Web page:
• Check for updates
  • Open Retractions. As a web interface and API, Open Retractions is intended to trace retraction notices for any article’s DOI. Unfortunately, as of November 2017, this tool failed on several attempts with known retracted articles, including the DOI for Wakefield (and others) Ileal-Lymphoid-Nodular Hyperplasia, Non-Specific Colitis, and Pervasive Developmental Disorder in Children. The Github README for this tool explains more about this tool, including that the data is being pulled by PubMed API using bionode-ncbi and CrossRef API using crossref-retractions. While this tool does not appear to be functioning as originally intended, it may lead to alternative tools or improved operations for retraction awareness and confirmation. Access: http://openretractions.com/.
  • Retraction Watch. Launched in August 2010, Retraction Watch is a blog interface venue for information seekers to stay current on self-correction and scientific misconduct. Retraction Watch also has a social media presence on Twitter, @RetractionWatch, where followers are able to monitor the latest retractions. The Center for Scientific Integrity functions as the parent organization for Retraction Watch, and their stated mission is to promote integrity and transparency within publishing. Access: www.retractionwatch.com.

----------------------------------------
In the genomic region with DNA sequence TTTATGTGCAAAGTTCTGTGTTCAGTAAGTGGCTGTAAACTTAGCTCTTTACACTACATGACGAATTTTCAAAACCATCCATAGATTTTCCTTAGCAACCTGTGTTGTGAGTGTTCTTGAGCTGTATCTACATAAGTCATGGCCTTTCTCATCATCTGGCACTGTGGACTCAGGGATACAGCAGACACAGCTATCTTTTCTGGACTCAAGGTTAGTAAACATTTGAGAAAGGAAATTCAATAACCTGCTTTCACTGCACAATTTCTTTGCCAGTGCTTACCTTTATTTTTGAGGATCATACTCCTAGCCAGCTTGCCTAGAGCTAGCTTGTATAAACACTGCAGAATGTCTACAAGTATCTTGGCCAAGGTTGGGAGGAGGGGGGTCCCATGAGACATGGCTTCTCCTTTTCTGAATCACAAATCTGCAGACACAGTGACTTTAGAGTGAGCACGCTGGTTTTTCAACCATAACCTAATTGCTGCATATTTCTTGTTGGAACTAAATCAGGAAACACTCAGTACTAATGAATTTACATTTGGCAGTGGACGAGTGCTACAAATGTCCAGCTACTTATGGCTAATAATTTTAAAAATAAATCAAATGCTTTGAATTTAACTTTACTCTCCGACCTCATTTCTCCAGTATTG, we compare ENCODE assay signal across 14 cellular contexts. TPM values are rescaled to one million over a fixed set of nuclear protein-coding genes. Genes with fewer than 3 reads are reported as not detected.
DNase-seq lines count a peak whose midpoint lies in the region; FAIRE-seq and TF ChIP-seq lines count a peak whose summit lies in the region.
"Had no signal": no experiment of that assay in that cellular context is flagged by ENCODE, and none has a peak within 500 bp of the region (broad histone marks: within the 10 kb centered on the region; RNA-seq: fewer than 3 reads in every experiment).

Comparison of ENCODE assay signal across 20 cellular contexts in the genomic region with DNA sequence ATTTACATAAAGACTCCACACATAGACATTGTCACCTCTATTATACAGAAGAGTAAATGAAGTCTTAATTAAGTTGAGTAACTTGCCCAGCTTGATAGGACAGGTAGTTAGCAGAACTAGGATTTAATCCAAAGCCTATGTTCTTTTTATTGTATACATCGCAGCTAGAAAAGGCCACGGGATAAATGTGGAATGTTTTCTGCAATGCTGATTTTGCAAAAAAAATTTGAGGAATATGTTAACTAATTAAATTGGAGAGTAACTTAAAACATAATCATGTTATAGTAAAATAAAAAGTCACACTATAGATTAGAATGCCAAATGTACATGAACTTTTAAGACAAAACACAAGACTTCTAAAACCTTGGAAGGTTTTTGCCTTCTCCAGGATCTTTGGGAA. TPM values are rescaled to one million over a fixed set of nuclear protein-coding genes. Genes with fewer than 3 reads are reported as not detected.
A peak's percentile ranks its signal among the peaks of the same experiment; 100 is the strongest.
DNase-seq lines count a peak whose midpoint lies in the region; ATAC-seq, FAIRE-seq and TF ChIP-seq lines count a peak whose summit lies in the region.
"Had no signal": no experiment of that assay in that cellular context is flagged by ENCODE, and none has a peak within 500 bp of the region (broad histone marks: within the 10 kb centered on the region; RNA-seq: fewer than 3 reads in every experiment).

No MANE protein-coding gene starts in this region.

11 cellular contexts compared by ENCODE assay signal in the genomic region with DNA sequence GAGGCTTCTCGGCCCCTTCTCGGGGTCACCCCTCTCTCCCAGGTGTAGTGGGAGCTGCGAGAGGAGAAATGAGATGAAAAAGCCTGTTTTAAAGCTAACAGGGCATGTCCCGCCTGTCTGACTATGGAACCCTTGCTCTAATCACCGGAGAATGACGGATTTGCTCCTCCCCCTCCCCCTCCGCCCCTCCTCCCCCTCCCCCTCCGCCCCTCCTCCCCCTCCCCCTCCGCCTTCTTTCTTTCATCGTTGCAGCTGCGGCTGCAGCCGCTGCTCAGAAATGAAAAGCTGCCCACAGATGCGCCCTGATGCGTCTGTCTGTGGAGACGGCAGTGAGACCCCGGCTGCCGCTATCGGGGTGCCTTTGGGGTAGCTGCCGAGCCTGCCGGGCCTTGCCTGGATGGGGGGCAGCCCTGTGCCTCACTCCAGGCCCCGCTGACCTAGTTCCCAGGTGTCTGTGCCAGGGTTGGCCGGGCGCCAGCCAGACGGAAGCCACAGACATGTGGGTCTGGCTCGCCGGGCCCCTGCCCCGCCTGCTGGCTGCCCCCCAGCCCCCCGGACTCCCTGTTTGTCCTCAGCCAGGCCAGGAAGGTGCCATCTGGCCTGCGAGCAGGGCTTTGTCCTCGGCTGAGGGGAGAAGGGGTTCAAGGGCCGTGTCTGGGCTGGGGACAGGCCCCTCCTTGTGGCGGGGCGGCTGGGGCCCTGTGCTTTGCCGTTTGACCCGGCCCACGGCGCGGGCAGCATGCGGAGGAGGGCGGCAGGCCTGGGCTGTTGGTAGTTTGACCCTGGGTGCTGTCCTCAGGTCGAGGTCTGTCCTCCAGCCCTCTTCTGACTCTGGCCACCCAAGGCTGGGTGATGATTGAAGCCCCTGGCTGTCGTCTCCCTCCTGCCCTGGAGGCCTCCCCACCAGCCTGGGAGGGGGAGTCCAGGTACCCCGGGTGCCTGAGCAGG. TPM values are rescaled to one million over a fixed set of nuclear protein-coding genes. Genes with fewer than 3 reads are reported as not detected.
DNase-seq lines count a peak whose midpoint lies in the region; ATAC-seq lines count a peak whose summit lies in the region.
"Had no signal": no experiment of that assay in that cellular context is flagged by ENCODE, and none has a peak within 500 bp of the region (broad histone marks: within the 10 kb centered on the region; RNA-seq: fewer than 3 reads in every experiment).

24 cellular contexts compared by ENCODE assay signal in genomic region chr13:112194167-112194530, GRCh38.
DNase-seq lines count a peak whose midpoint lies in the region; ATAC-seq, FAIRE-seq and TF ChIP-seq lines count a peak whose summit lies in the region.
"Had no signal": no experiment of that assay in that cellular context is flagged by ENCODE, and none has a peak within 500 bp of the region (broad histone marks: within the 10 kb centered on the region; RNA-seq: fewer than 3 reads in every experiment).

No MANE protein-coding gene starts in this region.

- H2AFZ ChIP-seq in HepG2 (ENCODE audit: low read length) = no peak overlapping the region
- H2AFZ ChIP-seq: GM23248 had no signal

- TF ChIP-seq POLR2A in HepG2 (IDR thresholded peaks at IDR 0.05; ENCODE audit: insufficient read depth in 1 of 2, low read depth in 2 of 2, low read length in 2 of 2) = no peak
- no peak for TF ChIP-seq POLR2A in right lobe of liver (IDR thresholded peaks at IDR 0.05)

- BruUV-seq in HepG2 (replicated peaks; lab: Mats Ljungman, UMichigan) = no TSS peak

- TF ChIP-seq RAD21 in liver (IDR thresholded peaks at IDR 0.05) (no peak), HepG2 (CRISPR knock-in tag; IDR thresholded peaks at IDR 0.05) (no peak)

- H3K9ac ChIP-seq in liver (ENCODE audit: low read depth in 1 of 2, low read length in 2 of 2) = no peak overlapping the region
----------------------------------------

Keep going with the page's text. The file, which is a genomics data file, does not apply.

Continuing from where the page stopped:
• Retraction Watch
  • The Office of Research Integrity (ORI) Case Summaries. The Office of Research Integrity within the U.S. Department of Health and Human Services provides case summaries for instances where administrative actions were imposed in response to research misconduct findings. The purpose of the case summaries are to provide information for each unique research misconduct allegation. ORI is responsible for overseeing and directing research integrity of the Public Health Service (PHS). Among other things, ORI reviews and monitors misconduct investigations when biomedical and behavioral research research was funded by PHS research training grants. The summaries on this page are time sensitive. Only current cases are represented, and expired cases have been removed. One 2017 case summary example points to an National Institutes of Health (NIH) grant awardee engaging in research misconduct, including falsifying and/or fabricating data in 11 figures in a PLOS One published article. As explained in the case summary, NIH recommended that the article be retracted. Access: https://ori.hhs.gov/case_summary.
  • The Retraction Watch Retraction Database (Beta). In late 2016, Retraction Watch revealed a database of retractions, The Retraction Watch Retraction Database (Beta). With this tool, users are able to search various fields (e.g., author, journal, DOI) to discover if something has been retracted. According to a December 2016 Retraction Watch blog post, the database is still in beta, and content continues to be added. As of November 2017, it was reported to contain more than 15,000 known retractions. The parent company for Retraction Watch is The Center For Scientific Integrity, a nonprofit. Access: http://retractiondatabase.org/.

    More eyeballs effect: Access and transparency